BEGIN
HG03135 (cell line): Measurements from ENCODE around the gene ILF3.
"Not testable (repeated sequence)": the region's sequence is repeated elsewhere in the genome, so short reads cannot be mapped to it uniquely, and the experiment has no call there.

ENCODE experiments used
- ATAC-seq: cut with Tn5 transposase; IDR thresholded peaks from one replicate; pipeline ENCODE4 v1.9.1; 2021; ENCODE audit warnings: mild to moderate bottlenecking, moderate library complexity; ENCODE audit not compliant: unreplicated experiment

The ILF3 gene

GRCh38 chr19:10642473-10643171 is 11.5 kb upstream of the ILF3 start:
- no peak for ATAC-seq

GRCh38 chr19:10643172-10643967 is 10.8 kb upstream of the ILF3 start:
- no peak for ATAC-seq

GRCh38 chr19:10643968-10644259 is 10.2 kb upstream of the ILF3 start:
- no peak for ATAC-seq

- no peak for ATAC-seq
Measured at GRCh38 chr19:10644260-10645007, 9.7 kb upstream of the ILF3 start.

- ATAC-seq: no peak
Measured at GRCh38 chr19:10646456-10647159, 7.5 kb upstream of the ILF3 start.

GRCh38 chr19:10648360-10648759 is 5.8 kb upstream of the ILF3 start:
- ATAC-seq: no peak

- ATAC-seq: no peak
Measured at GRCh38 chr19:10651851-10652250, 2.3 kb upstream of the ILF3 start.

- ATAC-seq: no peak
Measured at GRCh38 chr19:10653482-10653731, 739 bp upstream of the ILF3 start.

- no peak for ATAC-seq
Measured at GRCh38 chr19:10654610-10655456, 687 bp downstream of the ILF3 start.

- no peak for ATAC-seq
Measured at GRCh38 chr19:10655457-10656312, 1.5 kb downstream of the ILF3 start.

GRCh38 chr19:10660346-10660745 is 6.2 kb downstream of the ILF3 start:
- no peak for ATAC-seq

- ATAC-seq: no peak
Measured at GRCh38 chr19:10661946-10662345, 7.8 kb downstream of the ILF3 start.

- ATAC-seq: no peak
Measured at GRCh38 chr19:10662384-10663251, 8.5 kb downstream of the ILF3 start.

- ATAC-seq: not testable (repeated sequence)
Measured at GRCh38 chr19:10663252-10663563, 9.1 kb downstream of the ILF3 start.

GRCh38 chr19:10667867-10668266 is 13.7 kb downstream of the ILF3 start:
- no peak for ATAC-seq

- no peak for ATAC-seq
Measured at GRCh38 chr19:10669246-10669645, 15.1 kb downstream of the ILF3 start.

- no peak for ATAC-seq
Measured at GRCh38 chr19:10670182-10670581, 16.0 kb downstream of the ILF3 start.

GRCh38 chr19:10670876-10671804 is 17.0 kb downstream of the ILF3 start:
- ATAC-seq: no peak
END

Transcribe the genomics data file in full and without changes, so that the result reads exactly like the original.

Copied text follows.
HG03135 (cell line): Measurements from ENCODE around the gene ILF3.
"Not testable (repeated sequence)": the region's sequence is repeated elsewhere in the genome, so short reads cannot be mapped to it uniquely, and the experiment has no call there.

ENCODE experiments used
- ATAC-seq: cut with Tn5 transposase; IDR thresholded peaks from one replicate; pipeline ENCODE4 v1.9.1; 2021; ENCODE audit warnings: mild to moderate bottlenecking, moderate library complexity; ENCODE audit not compliant: unreplicated experiment

The ILF3 gene

GRCh38 chr19:10642473-10643171 is 11.5 kb upstream of the ILF3 start:
- no peak for ATAC-seq

GRCh38 chr19:10643172-10643967 is 10.8 kb upstream of the ILF3 start:
- no peak for ATAC-seq

GRCh38 chr19:10643968-10644259 is 10.2 kb upstream of the ILF3 start:
- no peak for ATAC-seq

- no peak for ATAC-seq
Measured at GRCh38 chr19:10644260-10645007, 9.7 kb upstream of the ILF3 start.

- ATAC-seq: no peak
Measured at GRCh38 chr19:10646456-10647159, 7.5 kb upstream of the ILF3 start.

GRCh38 chr19:10648360-10648759 is 5.8 kb upstream of the ILF3 start:
- ATAC-seq: no peak

- ATAC-seq: no peak
Measured at GRCh38 chr19:10651851-10652250, 2.3 kb upstream of the ILF3 start.

- ATAC-seq: no peak
Measured at GRCh38 chr19:10653482-10653731, 739 bp upstream of the ILF3 start.

- no peak for ATAC-seq
Measured at GRCh38 chr19:10654610-10655456, 687 bp downstream of the ILF3 start.

- no peak for ATAC-seq
Measured at GRCh38 chr19:10655457-10656312, 1.5 kb downstream of the ILF3 start.

GRCh38 chr19:10660346-10660745 is 6.2 kb downstream of the ILF3 start:
- no peak for ATAC-seq

- ATAC-seq: no peak
Measured at GRCh38 chr19:10661946-10662345, 7.8 kb downstream of the ILF3 start.

- ATAC-seq: no peak
Measured at GRCh38 chr19:10662384-10663251, 8.5 kb downstream of the ILF3 start.

- ATAC-seq: not testable (repeated sequence)
Measured at GRCh38 chr19:10663252-10663563, 9.1 kb downstream of the ILF3 start.

GRCh38 chr19:10667867-10668266 is 13.7 kb downstream of the ILF3 start:
- no peak for ATAC-seq

- no peak for ATAC-seq
Measured at GRCh38 chr19:10669246-10669645, 15.1 kb downstream of the ILF3 start.

- no peak for ATAC-seq
Measured at GRCh38 chr19:10670182-10670581, 16.0 kb downstream of the ILF3 start.

GRCh38 chr19:10670876-10671804 is 17.0 kb downstream of the ILF3 start:
- ATAC-seq: no peak